Alban Berg had already created a set of orchestral fragments from his previous opera ‘Wozzeck’, and the Five Symphonic Pieces from the Opera “Lulu” gathers together a significant quantity of material from his unfinished second opera. Arranged for orchestra with solo voice, the six movements essentially focus around the third movement, Lied der Lulu. The effect of Lulu’s predatory sexual nature and the fantasies projected by the satellite characters echo with significant permutations of the tone row used for Lulu herself. Resonances both conscious and unconscious hold us and those characters with a kind of unhealthy fascination, and even if all the symmetries and symbolism are sometimes hard to fathom on superficial listening there can be little doubt about the heated eroticism and fateful, doom-laden restlessness which infuses the music. The orchestral colour is lent depth and music-hall timbre with the addition of a saxophone, piano and vibraphone, but these are sonorities and events which resist light-heartedness and wit. If this is something new to you, imagine the spectre of Mahler lingering on into the inter-war years, distorted and increasing in complexity, but maintaining a feel of romanticism within compositional techniques generated to allow such chromatic passions to survive and blossom well into the 20th century. This is most clearly audible in the final Adagio, where the darkness of Lulu’s fate seems almost to grow out of elements from another unfinished Viennese masterpiece, Mahler’s Symphony No.10.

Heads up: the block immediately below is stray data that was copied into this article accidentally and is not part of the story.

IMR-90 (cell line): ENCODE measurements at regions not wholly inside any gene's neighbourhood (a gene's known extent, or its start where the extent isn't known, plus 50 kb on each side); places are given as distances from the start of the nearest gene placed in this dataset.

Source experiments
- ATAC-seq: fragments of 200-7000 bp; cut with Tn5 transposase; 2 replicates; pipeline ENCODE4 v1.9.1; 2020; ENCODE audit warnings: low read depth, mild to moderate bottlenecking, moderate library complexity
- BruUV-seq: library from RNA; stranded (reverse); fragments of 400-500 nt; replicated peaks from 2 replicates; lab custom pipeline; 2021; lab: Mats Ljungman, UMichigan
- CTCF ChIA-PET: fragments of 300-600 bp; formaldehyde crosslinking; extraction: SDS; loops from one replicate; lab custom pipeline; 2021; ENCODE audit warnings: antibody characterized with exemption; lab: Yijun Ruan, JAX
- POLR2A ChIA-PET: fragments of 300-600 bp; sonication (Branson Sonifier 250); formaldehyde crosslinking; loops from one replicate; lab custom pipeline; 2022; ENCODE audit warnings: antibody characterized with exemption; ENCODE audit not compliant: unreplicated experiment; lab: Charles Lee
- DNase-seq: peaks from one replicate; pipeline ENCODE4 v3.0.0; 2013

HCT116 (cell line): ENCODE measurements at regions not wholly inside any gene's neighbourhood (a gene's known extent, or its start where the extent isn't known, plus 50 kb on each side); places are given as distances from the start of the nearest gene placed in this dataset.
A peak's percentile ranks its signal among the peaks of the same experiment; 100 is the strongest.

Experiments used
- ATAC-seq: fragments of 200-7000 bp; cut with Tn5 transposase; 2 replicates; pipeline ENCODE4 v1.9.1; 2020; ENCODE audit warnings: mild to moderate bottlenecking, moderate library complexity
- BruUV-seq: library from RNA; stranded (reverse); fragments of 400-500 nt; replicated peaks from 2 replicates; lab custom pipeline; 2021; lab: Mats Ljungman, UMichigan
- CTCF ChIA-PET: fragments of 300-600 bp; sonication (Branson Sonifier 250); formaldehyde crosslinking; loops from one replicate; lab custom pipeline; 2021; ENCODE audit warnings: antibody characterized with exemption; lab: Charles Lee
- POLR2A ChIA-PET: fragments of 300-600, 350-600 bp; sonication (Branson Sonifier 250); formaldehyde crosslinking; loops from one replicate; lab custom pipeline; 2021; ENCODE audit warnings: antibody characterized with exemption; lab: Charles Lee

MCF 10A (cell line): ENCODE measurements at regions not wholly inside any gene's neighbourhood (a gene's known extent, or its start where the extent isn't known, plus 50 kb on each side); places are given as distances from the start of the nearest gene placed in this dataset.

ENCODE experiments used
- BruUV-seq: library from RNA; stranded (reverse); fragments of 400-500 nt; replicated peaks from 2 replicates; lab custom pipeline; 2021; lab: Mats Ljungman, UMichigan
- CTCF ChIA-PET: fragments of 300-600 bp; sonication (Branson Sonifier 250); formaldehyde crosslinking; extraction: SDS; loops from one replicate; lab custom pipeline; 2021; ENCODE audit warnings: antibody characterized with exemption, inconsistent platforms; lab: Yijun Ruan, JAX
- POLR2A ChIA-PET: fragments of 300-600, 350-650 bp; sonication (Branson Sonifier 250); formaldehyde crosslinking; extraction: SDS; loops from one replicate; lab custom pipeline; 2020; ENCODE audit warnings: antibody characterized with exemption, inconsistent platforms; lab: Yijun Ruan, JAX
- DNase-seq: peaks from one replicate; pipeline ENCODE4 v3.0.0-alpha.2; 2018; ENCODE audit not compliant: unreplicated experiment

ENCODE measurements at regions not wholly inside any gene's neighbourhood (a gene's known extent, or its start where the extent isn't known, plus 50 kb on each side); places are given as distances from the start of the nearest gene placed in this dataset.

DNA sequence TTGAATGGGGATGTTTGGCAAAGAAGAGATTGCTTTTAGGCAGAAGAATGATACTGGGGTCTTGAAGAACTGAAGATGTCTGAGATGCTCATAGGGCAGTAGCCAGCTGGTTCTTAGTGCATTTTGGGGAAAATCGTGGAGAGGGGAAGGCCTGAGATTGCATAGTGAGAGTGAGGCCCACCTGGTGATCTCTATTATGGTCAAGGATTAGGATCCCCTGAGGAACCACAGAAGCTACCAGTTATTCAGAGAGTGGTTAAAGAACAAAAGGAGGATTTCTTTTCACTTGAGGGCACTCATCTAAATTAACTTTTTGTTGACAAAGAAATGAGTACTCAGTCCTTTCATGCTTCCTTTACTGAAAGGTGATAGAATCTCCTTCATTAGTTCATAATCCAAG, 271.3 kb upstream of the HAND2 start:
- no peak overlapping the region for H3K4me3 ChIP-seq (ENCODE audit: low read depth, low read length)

This is a very fine performance and recording, though perhaps just missing out on a place on the front rank of available versions. Julia Bauer sings with beautiful vocal purity and a strong sense of confiding sensuality, but her range doesn’t reach far in terms of sheer drama - which in this context is not necessarily a bad thing. The Essen Philharmonic is a fine band of musicians, but the performance is a little on the generalised side. There should be a kind of white-hot intensity which exudes from this score, and the ‘grip’ with this recording isn’t quite absolute. The string sound is a bit on the glassy side, though while the balance is more that of a concert hall perspective rather than with orchestral soloists individually spot-lit and balanced in post-production there is plenty of detail and impact at crucial moments. If anything, the Henze piece has more life and immediacy as a recording. I don’t want to be overly critical, and there are plenty of beautiful and powerful moments prepared and performed with sensitivity and clear commitment. There are of course numerous other recordings of the Five Symphonic Pieces from the Opera “Lulu”, and my own formative experience with the piece on record is that from 1971 with Claudio Abbado and Margaret Price on DG. The standard of this is pretty hard to beat, and on returning to it I find it filled with those absolute and crucial qualities of atmosphere and overheated drama which are somewhat cooler with Stefan Soltesz. Not even Abbado’s own 1990s remake with Juliana Banse was able to dilute the status of his earlier original. There is some SACD competition on the Chandos label, but for me in the end all paths lead back to Abbado and Price, although I am prepared to admit a degree of ‘heritage bias’ in this.